Summit Team Building

What To Do When You’ve Lost Your Motivation for Work

motivation for work

At this point, we suspect that to say that so much has changed in the way we work would be stating the obvious. Still, we’re going to say it, because it’s too true – so much of our working lives are radically different than it was three years ago.

Beyond Burnout

Fittingly, the problems we face today often feel…unprecedented, if you’ll allow us to use that word one last time (we promise). People have been leaving their jobs in droves, having mentally checked out months ago. Many of us who decide to stay are burned out from having stared at a screen around the clock for the past two years. Fresh ideas and new initiatives are slowly drying up, and we clock in and out passively until a better opportunity presents itself.

Without a doubt, our burnout problem is widespread. Tackling burnout requires us to prioritize our physical, psychological, and emotional well-being, as we’ve covered in our previous series. Our conversation about burnout would be lacking, however, if we don’t also take some time to talk about the motivation problem that we face.

Rethinking Motivation for Work

Before you get all up in arms at us, we are not calling you unmotivated. What we’re trying to say here is this: with all of the changes happening in our working lives over the past few years, it’s time for us to revisit the question of how we can better motivate ourselves and each other in this new world of work, dominated by remote or hybrid work.

One of the biggest problems of hybrid or remote that we’ve learned from the clients we’ve worked with over the past few years is that it can – still – be so isolating. At the core, we are social beings, so it should come as no surprise to us when we lose our motivation when working in an environment that’s often void of social connection.

So what should you do when you’ve realized that you’ve lost your motivation for work? Reach out and get connected.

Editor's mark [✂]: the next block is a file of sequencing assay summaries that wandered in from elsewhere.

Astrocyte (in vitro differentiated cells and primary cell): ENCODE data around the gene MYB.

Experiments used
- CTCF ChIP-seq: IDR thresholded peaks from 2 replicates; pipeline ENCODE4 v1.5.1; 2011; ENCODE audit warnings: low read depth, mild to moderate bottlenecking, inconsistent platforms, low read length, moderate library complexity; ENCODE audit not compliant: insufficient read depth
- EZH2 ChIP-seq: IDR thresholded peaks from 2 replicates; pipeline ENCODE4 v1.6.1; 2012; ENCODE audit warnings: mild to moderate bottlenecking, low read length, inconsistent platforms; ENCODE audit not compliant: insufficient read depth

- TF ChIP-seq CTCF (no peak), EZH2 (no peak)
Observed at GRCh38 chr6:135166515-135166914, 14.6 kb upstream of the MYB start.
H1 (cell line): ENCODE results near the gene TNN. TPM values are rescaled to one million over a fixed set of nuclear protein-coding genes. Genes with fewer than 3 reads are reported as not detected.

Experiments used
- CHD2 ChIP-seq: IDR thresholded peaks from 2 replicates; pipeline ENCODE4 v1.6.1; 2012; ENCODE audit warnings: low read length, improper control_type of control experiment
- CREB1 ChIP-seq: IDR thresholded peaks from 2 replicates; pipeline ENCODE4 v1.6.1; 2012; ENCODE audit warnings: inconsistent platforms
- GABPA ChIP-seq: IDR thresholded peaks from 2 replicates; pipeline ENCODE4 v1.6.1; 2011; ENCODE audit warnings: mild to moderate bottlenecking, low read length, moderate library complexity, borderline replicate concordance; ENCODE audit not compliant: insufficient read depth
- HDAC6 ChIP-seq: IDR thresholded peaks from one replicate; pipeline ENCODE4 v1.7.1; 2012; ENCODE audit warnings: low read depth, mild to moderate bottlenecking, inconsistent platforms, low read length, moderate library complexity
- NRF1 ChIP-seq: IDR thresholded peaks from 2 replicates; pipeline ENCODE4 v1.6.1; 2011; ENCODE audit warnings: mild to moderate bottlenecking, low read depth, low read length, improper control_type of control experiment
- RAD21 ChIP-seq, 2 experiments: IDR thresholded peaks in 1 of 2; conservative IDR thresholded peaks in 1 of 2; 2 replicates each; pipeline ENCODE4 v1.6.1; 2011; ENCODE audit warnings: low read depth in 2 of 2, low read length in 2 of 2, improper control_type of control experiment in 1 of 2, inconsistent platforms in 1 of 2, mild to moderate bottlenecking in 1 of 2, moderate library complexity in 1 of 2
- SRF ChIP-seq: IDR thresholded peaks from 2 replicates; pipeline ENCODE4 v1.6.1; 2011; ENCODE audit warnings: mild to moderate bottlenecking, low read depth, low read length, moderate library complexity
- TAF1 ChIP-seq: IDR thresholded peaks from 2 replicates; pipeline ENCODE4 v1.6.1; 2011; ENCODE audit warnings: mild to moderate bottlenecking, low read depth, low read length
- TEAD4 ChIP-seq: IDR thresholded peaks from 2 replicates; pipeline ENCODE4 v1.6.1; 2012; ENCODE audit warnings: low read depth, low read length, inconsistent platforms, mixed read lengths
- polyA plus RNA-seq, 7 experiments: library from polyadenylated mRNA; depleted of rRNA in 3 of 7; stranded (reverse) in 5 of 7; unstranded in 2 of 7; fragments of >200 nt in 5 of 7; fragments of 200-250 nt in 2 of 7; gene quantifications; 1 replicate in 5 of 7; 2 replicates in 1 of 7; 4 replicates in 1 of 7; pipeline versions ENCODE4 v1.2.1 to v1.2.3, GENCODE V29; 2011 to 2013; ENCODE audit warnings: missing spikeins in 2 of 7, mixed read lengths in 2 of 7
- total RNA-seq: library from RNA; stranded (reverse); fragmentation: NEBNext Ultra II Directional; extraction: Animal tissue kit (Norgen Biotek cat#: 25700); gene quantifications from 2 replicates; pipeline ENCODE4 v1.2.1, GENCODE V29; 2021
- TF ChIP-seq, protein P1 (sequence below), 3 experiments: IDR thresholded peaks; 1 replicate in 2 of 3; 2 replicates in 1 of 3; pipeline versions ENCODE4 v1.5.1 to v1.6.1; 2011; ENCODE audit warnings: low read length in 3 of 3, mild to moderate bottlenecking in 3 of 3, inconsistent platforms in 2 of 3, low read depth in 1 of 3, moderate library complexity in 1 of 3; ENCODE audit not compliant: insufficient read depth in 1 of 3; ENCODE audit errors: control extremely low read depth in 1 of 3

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The Power of Connection

In a brand-new review of the current research on motivation, organizational psychology guru Adam Grant puts forth the idea that “work motivation is inherently social: we are motivated by our competitors, colleagues, clients, customers, friends, and even complete strangers.”

Why? The research tells us that when we leverage the power of social connections as motivation for work, three things happen.

  • First, we begin to take advantage of the power of competition. Having a healthy rivalry at work motivates us to work harder, smarter, and longer in order to take our work to the next level.
  • Second, we draw on our inherent desire to contribute to, help and benefit others. In a 2021 study of intensive care nurses over five days of the pandemic, Zhu and associates found that nurses’ sense of purpose and desire to help boosted the intensity and persistence of their work.
  • Finally, we leverage the power of the contagion effect. No, not the medical kind you’re thinking about, but what happens when the effort of one person impacts those around them. When we work closely with and get connected to other high-performing colleagues, their level of output and effort tends to motivate us to rise to their level (i.e., what they call spillover).

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When we look throughout history, it becomes clear that some of our greatest achievements were motivated by social relationships. Stephen King, for example, only published his first novel after his wife rescued the first few pages from the garbage and encouraged him to keep writing.

The lesson here is this: if you find yourself lacking the motivation to do good work, make an effort to reach out and build a sense of connection with others. We’re confident that the more connection you build into your working life, the more likely you’ll recapture your motivation for work.

So yes, give your colleague a call today.

We’re Here to Help

We at Summit are dedicated to helping you build a connected workforce. We believe that relationships are the #1 ingredient to high performing individuals, teams, and ultimately – organizations. Contact us to learn how our programs can uniquely help your team and organization get connected and motivated to do their best work.

Lewis Lau

With a BA in Psychology and MA in Applied Health Sciences from Brock University, Lewis has spent the past decade reviewing and conducting original empirical research on leadership and team development. He is especially passionate about drawing applicable and relevant insights from current and credible empirical studies from various disciplines, and believes high-quality, intersectional research should inform best practices.

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